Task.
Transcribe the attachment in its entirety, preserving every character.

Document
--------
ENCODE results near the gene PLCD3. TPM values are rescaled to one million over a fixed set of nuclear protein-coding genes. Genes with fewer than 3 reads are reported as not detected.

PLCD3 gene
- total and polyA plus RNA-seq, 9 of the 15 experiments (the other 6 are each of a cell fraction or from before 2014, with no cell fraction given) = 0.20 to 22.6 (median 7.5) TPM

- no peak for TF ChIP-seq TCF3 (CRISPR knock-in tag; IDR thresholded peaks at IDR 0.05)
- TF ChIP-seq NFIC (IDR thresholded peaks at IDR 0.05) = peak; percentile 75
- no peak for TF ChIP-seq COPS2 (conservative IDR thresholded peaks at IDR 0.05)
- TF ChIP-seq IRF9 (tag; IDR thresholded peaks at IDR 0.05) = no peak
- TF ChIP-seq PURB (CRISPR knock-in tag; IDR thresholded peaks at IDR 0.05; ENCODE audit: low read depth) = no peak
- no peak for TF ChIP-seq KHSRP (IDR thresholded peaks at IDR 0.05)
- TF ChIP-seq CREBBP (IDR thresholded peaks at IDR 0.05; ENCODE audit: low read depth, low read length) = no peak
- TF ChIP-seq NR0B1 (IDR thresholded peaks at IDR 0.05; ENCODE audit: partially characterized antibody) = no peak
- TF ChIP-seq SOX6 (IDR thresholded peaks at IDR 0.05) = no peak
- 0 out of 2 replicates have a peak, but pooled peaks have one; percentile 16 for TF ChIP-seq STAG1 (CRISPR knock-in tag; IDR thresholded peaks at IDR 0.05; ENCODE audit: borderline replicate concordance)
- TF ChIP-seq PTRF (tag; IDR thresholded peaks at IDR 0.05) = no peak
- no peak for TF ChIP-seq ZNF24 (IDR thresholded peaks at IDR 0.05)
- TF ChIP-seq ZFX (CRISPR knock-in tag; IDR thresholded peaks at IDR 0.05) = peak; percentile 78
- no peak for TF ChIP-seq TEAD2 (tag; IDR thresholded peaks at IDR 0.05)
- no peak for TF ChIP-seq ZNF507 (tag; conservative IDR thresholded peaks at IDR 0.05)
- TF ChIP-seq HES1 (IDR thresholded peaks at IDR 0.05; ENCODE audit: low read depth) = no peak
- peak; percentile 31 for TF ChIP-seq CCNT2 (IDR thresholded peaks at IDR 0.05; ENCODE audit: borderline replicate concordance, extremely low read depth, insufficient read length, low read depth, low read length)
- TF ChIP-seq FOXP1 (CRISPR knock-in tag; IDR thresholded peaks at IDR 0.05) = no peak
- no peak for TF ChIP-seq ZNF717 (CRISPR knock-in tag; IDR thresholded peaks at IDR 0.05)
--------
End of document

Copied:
ENCODE results near the gene PLCD3. TPM values are rescaled to one million over a fixed set of nuclear protein-coding genes. Genes with fewer than 3 reads are reported as not detected.

PLCD3 gene
- total and polyA plus RNA-seq, 9 of the 15 experiments (the other 6 are each of a cell fraction or from before 2014, with no cell fraction given) = 0.20 to 22.6 (median 7.5) TPM

- no peak for TF ChIP-seq TCF3 (CRISPR knock-in tag; IDR thresholded peaks at IDR 0.05)
- TF ChIP-seq NFIC (IDR thresholded peaks at IDR 0.05) = peak; percentile 75
- no peak for TF ChIP-seq COPS2 (conservative IDR thresholded peaks at IDR 0.05)
- TF ChIP-seq IRF9 (tag; IDR thresholded peaks at IDR 0.05) = no peak
- TF ChIP-seq PURB (CRISPR knock-in tag; IDR thresholded peaks at IDR 0.05; ENCODE audit: low read depth) = no peak
- no peak for TF ChIP-seq KHSRP (IDR thresholded peaks at IDR 0.05)
- TF ChIP-seq CREBBP (IDR thresholded peaks at IDR 0.05; ENCODE audit: low read depth, low read length) = no peak
- TF ChIP-seq NR0B1 (IDR thresholded peaks at IDR 0.05; ENCODE audit: partially characterized antibody) = no peak
- TF ChIP-seq SOX6 (IDR thresholded peaks at IDR 0.05) = no peak
- 0 out of 2 replicates have a peak, but pooled peaks have one; percentile 16 for TF ChIP-seq STAG1 (CRISPR knock-in tag; IDR thresholded peaks at IDR 0.05; ENCODE audit: borderline replicate concordance)
- TF ChIP-seq PTRF (tag; IDR thresholded peaks at IDR 0.05) = no peak
- no peak for TF ChIP-seq ZNF24 (IDR thresholded peaks at IDR 0.05)
- TF ChIP-seq ZFX (CRISPR knock-in tag; IDR thresholded peaks at IDR 0.05) = peak; percentile 78
- no peak for TF ChIP-seq TEAD2 (tag; IDR thresholded peaks at IDR 0.05)
- no peak for TF ChIP-seq ZNF507 (tag; conservative IDR thresholded peaks at IDR 0.05)
- TF ChIP-seq HES1 (IDR thresholded peaks at IDR 0.05; ENCODE audit: low read depth) = no peak
- peak; percentile 31 for TF ChIP-seq CCNT2 (IDR thresholded peaks at IDR 0.05; ENCODE audit: borderline replicate concordance, extremely low read depth, insufficient read length, low read depth, low read length)
- TF ChIP-seq FOXP1 (CRISPR knock-in tag; IDR thresholded peaks at IDR 0.05) = no peak
- no peak for TF ChIP-seq ZNF717 (CRISPR knock-in tag; IDR thresholded peaks at IDR 0.05)